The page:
As British offices have become more culturally diverse, there has been increasing confusion as to whether religious symbols should be allowed in the modern workplace. Are employers who allow their employees to openly tout their devotion to Islam, Buddism, Christianity or the Flying Spaghetti Monster putting themselevs at risk of being sued?
Luckily, we have recently had some very helpful guidance from the European Court of Human Rights (ECHR) which issued its long awaited judgment in the case of Eweida and Others v The United Kingdom.
This case dealt with the joint complaint of four employees that the UK had failed to protect their right to manifest their religion and be protected against discrimination under Articles 9 and 14 of the European Convention of Human Rights (Convention).
Two of these employees were complaining that they had been discriminated against because of their wearing of religious symbols at work.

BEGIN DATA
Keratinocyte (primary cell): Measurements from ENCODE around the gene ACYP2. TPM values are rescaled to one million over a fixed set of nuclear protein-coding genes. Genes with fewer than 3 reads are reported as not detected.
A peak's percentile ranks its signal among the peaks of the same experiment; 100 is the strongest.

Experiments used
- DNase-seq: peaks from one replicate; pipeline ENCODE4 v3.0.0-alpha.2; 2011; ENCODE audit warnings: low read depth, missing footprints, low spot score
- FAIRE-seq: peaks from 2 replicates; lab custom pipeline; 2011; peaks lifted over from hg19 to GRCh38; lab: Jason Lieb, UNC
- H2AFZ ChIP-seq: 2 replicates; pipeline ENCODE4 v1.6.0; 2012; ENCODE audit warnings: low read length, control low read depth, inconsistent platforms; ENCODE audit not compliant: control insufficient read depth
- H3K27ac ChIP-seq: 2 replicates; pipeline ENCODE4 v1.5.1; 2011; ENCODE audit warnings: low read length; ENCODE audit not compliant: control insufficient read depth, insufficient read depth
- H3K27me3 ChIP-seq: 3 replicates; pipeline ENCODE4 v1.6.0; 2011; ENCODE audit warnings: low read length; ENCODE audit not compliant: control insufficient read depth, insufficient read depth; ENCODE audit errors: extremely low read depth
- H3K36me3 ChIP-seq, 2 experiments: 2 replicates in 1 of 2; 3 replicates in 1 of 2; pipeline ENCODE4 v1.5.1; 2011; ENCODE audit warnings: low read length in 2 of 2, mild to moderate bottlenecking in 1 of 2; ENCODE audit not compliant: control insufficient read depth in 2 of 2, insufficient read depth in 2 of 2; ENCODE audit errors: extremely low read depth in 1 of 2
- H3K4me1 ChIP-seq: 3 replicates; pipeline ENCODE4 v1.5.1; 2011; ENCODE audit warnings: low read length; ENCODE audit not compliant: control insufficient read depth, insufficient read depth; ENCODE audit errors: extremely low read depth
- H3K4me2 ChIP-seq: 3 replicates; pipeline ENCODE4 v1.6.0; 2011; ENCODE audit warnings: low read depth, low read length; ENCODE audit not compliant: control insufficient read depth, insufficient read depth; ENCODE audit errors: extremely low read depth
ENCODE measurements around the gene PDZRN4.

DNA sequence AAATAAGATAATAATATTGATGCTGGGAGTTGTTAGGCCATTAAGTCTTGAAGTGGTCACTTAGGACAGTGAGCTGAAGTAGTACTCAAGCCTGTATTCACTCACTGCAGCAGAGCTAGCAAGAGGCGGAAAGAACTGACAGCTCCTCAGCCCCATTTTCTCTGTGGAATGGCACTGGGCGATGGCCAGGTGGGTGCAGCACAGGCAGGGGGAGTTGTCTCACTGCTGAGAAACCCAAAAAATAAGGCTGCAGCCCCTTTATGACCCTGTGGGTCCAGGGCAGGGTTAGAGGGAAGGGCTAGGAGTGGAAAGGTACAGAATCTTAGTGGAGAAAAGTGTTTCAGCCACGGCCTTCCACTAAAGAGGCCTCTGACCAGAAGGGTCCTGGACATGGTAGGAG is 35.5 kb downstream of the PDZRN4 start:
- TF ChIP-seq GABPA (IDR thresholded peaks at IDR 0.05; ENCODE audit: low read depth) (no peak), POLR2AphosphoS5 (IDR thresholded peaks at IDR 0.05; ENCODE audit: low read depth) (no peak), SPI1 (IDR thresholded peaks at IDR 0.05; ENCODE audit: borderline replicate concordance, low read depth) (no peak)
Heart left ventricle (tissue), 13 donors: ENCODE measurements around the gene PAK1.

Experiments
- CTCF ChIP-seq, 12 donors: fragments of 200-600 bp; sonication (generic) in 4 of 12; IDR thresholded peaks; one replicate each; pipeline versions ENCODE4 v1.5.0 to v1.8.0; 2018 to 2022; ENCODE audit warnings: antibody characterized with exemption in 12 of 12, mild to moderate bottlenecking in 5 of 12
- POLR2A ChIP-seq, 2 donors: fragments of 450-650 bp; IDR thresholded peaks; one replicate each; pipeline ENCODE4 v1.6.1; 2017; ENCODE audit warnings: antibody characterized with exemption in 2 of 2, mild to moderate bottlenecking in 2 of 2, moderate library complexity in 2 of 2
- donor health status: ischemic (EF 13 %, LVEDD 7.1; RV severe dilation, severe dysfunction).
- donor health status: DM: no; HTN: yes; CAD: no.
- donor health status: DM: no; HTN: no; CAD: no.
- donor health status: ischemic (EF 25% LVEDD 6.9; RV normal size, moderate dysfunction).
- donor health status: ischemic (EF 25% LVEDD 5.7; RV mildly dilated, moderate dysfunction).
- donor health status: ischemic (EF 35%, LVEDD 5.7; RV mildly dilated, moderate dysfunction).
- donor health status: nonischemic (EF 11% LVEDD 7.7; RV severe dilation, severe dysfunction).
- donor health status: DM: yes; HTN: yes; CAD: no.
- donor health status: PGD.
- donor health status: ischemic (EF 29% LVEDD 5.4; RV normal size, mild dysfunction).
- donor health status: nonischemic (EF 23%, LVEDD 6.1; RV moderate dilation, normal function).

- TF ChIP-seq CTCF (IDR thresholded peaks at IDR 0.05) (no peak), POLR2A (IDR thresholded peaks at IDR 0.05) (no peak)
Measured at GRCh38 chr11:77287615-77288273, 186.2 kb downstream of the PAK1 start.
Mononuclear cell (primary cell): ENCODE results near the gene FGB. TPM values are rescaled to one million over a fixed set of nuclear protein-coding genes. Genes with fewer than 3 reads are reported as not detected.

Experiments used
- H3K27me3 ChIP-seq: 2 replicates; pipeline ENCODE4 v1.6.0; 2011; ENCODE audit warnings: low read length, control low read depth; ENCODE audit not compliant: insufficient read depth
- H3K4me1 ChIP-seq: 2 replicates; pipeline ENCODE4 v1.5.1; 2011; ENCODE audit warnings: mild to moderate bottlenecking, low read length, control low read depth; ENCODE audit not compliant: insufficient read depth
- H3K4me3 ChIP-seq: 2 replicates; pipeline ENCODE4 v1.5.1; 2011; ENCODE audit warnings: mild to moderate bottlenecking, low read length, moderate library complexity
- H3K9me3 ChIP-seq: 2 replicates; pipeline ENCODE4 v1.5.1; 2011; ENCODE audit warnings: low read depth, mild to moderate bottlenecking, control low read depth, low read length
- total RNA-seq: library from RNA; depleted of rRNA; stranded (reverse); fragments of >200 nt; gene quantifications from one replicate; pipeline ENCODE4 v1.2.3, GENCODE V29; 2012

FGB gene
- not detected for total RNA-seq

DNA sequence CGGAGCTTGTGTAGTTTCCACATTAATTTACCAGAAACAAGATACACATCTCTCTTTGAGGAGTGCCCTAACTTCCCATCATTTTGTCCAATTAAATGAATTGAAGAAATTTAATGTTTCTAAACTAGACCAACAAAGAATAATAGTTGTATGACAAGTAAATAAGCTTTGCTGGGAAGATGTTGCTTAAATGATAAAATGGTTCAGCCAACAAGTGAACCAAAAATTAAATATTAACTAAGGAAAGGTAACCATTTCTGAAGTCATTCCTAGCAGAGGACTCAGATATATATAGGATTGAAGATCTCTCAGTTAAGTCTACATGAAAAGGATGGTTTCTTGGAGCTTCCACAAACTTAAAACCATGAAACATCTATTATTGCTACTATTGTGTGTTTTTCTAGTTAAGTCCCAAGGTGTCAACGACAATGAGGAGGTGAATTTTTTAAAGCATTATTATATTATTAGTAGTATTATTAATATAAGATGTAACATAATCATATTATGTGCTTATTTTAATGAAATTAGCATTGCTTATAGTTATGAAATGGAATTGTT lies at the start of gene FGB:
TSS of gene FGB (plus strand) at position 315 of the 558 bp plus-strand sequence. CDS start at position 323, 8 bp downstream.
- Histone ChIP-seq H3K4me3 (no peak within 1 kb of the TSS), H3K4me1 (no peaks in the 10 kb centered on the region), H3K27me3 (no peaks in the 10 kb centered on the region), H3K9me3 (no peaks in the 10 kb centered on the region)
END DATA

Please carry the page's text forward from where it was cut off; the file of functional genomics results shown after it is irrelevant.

Nadia Eweida, a British Airways flight attendant and Coptic Christian, left work in October 2006 after being told her necklace broke BA’s uniform code. BA subsequently altered its uniform policy to allow staff to display faith or charity symbols, and Ms Eweida returned to work in February 2007 but was not paid for the time she was absent. She sued BA for religious discrimination and the ECHR found in her favour, ruling that BA had breached her human rights when it banned her from wearing a crucifix at work.
However, Shirley Chaplin, a Christian nurse, was dismissed by her NHS employer for refusing to remove a cross on a necklace. She too took her case to the ECHR but her complaint was rejected.
So is that a yes or a no to crucifixes at work?